Saturday, August 13, 2016

Bananas Facts

Banana plant photo @Blueshade under CC
Although the banana plant may look like a tree it is actually a large herbaceous plant, as it has no woody material. The 'trunk' is simply a mass of fleshy leaf sheaths sprouting from an underground stem, or rhizome, topped by a crown of 10-20 large leaves, each about 3 meters long and 65 cm wide.

There are more than 300 varieties, but only a few are cultivated commercially.

They thrive in moist, warm conditions in rich soil with good drainage but can also be successfully grown in arid regions under irrigation. An important food, they are an export crop in many tropical countries. A large flower spike emerges from the center of the leaves and curves downwards. It can carry up to 150 yellowish flowers, which soon develop into fruit; the bunch is called a 'hand', and the individual bananas are called 'fingers'. After fruiting, the plant dies and is replaced by another growing from the same rhizome.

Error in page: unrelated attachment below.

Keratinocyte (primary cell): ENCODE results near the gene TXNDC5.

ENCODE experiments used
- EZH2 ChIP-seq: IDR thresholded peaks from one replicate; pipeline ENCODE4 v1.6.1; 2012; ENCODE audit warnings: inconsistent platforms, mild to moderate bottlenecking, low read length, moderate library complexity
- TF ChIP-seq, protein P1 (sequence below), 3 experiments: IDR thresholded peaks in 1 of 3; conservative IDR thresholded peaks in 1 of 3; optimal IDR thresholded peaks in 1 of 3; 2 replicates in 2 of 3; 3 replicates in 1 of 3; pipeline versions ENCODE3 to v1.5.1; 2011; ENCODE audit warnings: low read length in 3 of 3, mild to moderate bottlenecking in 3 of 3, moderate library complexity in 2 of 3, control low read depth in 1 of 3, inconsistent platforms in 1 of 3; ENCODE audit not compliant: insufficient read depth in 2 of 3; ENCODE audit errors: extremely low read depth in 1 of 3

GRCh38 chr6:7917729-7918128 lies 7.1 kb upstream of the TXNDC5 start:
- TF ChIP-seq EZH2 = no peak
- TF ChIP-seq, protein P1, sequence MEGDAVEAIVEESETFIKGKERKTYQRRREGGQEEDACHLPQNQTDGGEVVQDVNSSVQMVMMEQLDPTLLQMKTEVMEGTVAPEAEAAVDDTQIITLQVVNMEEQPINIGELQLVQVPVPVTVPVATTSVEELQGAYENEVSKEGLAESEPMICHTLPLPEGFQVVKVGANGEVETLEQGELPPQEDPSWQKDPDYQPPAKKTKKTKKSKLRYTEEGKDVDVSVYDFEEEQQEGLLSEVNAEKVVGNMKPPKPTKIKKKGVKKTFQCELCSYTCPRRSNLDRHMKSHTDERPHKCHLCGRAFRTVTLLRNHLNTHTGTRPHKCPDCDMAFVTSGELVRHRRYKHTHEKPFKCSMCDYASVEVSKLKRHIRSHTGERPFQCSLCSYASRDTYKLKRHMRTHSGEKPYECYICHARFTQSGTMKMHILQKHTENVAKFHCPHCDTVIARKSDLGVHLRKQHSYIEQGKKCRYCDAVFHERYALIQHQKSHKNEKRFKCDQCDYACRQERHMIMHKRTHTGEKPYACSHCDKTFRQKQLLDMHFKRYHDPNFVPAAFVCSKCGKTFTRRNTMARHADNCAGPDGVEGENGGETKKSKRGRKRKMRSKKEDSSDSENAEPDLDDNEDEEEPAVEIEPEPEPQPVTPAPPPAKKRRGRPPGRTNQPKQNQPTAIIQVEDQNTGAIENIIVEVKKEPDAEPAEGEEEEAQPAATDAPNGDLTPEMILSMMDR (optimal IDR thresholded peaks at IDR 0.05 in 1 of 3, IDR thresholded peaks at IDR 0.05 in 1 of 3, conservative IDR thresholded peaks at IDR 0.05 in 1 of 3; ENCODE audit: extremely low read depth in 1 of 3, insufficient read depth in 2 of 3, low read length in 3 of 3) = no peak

Bananas are propagated by dividing the root stem, and the first crop is usually produced within 10-15 months. Natural regeneration provides continuous cropping for several years. Bananas are one of Man's oldest foods and are mentioned in early Greek, Latin and Arab writings.

They are always harvested while green, even when they are not to be shipped afar. The reason behind this is if they are allowed to ripen on the plant they will burst and spoil before they can be picked.

In Asian countries, varieties known as plantains are grown as cooking bananas. The fruit is not as sweet and is more starchy than the popular eating varieties.

Although most bananas are grown for their edible fruit, some species are cultivated commercially as a source of fiber known as abaca, which is very strong and flexible and highly resistant to saltwater. It is used in the manufacture of ships' hawsers, marine cables and fishing nets. Some species of dwarf banana plants are grown as ornamental garden specimens.

Bananas are an excellent source of potassium

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